Joseph Marx, unrelated to either Karl or Groucho, was a versatile and popular figure in interwar Austria: a composer, teacher, critic, and, from the evidence here, a pianist of Rachmaninov-level talents. Although not derivative, his music was conservative, and that, together with a questionable World War II-era career, was enough to consign him to obscurity after the war. This recording by pianist David Lively and the Bochum Symphony Orchestra under Steven Sloane, revisited his music to good effect, and other recordings have followed. The Romantisches Klavierkonzert, or Romantic Piano Concerto, of 1919-1920 is conservative indeed, and must have seemed reassuring to Viennese audiences at the end of World War I. But even here, Marx draws on on various stylistic sources, and the piano part is impressively thorny. Perhaps more successful is the second work on the album, Castelli Romani (Roman Castles) for piano and orchestra, which incorporates hints of Impressionism, Delius, and Respighi and mixes them all with a profusion of melodies that, as annotator Berkant Haydin notes, brings to mind nothing so much as Hollywood film scores even though Marx himself never went to Hollywood. The ex-pat composers who shaped American film music would certainly have known Marx. Sample the highly evocative second movment of this concerto, and you'll reflect on the nature of the fusions that were heard in Hollywood from the 1930s onward. Other recordings of Marx have come along since this one, including a muscular reading of the Romantisches Klavierkonzert by Marc-André Hamelin, but this one still holds its own.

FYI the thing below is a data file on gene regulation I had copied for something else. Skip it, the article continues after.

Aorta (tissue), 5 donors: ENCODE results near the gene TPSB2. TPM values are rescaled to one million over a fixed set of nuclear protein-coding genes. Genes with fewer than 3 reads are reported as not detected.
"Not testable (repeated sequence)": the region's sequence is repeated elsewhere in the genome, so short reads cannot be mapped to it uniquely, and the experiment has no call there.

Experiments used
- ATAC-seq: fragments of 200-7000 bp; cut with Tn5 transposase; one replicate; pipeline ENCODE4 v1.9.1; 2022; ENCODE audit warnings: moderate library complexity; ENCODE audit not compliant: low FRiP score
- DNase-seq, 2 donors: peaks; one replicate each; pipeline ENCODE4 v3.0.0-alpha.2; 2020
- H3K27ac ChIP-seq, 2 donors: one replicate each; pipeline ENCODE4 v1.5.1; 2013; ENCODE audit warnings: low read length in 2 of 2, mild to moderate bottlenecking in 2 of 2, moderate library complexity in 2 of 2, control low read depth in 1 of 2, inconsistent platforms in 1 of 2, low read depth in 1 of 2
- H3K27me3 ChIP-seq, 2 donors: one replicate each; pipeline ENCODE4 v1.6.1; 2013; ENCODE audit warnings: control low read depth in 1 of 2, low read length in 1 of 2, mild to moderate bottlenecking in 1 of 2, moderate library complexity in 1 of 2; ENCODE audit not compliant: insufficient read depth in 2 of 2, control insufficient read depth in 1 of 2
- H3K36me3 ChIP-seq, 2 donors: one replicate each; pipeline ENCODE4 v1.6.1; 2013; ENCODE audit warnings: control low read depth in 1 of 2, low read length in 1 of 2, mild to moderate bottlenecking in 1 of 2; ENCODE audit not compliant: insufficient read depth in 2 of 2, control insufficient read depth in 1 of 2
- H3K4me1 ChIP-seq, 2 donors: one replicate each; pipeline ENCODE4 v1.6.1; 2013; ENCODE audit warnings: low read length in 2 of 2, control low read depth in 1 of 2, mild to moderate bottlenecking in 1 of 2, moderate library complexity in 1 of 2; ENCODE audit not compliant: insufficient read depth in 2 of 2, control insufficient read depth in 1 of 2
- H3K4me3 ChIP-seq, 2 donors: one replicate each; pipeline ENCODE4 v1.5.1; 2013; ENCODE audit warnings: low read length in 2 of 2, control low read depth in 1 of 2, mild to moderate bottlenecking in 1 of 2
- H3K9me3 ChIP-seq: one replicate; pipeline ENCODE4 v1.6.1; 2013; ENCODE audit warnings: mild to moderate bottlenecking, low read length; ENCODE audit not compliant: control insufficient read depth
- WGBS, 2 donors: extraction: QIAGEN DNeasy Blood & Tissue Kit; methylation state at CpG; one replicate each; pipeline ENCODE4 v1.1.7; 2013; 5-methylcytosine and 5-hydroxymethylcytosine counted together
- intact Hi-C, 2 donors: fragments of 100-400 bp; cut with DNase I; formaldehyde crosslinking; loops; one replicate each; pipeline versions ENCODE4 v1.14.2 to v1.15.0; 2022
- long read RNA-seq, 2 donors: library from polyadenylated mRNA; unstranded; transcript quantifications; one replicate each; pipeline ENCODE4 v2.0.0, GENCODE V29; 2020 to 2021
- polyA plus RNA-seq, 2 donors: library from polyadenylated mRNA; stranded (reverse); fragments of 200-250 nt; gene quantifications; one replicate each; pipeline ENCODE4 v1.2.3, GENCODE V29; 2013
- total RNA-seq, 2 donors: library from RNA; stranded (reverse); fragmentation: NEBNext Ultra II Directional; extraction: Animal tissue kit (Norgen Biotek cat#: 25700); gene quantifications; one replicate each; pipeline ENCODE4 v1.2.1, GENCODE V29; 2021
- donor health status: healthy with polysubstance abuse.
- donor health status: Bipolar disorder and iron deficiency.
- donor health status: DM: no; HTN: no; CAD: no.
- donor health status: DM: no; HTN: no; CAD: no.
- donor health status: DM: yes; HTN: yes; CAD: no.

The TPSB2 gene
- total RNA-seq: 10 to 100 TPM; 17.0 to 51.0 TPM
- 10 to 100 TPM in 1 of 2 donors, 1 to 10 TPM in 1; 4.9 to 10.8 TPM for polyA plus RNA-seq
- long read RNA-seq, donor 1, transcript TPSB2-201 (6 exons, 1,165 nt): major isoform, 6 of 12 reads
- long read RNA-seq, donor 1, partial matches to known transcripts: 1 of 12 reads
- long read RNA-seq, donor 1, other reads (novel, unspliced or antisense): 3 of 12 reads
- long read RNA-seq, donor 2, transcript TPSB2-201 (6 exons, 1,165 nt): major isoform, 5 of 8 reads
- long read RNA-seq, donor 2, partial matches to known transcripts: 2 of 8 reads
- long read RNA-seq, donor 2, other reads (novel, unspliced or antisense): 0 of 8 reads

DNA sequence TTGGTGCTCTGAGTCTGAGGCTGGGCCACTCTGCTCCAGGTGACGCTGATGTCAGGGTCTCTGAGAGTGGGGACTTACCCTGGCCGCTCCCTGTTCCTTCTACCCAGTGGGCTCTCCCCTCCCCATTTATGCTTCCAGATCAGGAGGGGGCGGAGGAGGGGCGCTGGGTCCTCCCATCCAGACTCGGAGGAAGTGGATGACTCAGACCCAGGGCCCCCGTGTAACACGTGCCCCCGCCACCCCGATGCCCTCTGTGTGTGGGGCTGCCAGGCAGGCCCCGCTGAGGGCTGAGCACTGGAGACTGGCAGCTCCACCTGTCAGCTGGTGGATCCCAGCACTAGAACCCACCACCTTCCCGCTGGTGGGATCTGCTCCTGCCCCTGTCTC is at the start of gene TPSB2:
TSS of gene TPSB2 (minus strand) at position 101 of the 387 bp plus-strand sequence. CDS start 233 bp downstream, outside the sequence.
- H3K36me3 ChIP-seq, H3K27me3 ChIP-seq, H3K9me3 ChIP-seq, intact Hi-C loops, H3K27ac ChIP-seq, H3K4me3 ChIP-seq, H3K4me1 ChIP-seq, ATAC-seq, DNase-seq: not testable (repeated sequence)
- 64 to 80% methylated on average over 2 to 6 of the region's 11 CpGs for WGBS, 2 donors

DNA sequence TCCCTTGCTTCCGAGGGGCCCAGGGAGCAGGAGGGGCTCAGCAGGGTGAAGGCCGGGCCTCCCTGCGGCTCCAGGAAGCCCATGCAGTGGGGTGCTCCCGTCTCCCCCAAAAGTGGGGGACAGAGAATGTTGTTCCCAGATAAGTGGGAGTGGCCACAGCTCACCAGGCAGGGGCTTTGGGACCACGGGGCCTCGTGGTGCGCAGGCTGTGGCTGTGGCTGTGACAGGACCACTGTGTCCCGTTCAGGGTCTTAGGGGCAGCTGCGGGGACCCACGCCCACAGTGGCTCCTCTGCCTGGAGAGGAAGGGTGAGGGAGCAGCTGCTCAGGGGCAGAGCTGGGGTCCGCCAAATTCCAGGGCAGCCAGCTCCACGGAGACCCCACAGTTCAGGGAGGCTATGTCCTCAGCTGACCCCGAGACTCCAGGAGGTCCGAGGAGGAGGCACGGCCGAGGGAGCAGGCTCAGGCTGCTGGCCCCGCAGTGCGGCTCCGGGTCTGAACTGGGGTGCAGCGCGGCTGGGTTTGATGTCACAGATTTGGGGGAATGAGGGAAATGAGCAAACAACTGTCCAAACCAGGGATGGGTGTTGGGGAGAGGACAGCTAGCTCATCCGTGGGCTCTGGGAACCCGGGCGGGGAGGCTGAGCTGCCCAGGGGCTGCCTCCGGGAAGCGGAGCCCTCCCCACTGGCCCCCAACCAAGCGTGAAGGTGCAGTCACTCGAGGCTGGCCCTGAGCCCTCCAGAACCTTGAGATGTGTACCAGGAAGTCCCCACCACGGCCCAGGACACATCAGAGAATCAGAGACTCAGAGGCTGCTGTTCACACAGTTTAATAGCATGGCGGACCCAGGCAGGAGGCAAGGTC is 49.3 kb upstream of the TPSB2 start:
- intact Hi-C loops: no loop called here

AllMusic Review by James Manheim
|Romantisches Klavierkonzert, piano concerto in E major|
|Castelli Romani, for piano & orchestra|